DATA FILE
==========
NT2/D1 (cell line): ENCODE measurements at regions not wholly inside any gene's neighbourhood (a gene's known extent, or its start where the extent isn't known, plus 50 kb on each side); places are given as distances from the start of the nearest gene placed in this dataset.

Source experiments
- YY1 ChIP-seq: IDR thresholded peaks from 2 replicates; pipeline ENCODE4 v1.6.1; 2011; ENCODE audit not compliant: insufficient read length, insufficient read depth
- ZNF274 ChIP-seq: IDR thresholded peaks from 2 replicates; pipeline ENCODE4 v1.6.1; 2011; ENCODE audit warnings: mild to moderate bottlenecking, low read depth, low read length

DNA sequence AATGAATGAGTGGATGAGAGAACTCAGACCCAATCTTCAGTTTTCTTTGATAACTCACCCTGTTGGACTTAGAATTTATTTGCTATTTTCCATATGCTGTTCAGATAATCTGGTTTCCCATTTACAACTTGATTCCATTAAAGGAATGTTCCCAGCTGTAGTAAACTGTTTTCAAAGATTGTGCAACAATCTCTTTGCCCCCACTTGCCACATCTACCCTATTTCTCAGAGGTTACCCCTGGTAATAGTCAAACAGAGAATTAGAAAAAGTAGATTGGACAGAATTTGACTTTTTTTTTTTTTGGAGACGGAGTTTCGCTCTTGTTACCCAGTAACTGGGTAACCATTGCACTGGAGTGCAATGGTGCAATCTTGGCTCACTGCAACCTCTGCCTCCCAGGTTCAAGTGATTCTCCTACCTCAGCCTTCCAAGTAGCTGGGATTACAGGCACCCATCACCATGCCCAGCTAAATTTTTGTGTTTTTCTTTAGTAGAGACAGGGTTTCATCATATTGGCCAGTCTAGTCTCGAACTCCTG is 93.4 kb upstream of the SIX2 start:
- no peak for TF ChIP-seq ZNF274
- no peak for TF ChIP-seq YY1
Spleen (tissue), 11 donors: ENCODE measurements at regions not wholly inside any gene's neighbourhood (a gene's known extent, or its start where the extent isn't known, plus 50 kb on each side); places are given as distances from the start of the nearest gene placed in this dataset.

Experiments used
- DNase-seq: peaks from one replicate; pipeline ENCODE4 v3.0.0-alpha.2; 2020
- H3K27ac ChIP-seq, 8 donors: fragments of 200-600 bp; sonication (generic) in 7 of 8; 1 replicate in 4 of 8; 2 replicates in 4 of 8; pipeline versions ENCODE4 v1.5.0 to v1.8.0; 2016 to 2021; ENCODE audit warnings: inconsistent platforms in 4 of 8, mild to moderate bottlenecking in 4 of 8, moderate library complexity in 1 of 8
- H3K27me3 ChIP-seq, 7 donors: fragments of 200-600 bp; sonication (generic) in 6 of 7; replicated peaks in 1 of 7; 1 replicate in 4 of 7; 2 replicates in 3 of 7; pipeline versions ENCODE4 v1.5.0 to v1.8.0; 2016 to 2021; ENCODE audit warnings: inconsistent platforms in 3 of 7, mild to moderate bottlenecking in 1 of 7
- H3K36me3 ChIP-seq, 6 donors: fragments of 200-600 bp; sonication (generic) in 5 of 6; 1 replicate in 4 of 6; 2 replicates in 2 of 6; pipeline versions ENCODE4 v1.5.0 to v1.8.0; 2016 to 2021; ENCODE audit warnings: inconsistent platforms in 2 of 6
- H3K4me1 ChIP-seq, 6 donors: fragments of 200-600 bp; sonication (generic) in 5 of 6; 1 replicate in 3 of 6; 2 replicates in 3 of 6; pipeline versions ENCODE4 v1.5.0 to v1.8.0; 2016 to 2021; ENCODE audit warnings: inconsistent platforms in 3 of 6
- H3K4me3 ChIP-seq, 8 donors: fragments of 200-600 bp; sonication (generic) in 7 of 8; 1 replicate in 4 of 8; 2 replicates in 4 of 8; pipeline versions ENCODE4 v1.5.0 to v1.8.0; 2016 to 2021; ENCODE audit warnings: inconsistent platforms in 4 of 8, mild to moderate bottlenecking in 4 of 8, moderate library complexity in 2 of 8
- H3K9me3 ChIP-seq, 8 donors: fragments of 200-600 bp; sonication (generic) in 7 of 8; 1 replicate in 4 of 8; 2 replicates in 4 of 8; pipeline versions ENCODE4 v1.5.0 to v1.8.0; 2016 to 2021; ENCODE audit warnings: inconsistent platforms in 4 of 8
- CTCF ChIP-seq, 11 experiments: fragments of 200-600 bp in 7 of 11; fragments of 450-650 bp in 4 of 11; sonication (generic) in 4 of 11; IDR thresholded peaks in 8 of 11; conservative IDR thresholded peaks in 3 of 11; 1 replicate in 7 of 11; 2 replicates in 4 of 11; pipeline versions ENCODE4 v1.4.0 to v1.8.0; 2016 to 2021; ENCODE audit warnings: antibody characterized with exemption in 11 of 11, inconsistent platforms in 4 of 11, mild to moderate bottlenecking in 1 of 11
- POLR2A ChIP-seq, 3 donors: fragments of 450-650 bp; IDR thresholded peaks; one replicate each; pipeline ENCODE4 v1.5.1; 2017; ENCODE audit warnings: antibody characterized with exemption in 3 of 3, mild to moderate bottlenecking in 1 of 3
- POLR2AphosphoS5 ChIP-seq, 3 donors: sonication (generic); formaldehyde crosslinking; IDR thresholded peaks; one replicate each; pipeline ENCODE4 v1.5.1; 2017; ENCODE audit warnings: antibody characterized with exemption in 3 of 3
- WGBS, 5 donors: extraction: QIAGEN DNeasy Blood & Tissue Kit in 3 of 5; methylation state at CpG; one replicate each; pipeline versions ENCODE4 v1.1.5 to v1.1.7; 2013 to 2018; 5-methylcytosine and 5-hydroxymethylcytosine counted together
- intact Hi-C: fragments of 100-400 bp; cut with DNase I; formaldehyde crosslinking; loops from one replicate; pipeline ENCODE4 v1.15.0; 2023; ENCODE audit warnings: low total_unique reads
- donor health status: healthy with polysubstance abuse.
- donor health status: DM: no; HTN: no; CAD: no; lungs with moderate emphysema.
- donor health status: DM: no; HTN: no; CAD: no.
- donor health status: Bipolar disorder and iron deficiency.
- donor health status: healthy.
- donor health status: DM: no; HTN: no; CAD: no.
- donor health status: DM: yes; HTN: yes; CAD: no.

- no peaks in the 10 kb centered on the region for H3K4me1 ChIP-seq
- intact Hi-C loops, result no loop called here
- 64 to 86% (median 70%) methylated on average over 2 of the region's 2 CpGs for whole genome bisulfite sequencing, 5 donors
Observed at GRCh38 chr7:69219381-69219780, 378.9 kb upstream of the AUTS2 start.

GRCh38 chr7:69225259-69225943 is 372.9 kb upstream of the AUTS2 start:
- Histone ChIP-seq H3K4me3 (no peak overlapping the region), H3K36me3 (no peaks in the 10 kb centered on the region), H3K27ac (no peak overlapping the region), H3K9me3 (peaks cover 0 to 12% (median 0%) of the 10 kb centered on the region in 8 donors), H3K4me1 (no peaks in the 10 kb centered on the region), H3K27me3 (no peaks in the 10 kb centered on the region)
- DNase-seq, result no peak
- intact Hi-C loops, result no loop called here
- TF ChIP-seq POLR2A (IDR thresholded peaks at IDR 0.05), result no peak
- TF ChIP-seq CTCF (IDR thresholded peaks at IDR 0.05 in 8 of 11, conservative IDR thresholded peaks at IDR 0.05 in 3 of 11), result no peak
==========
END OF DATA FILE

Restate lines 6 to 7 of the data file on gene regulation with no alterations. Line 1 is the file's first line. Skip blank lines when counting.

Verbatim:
- no peak for TF ChIP-seq ZNF274
- no peak for TF ChIP-seq YY1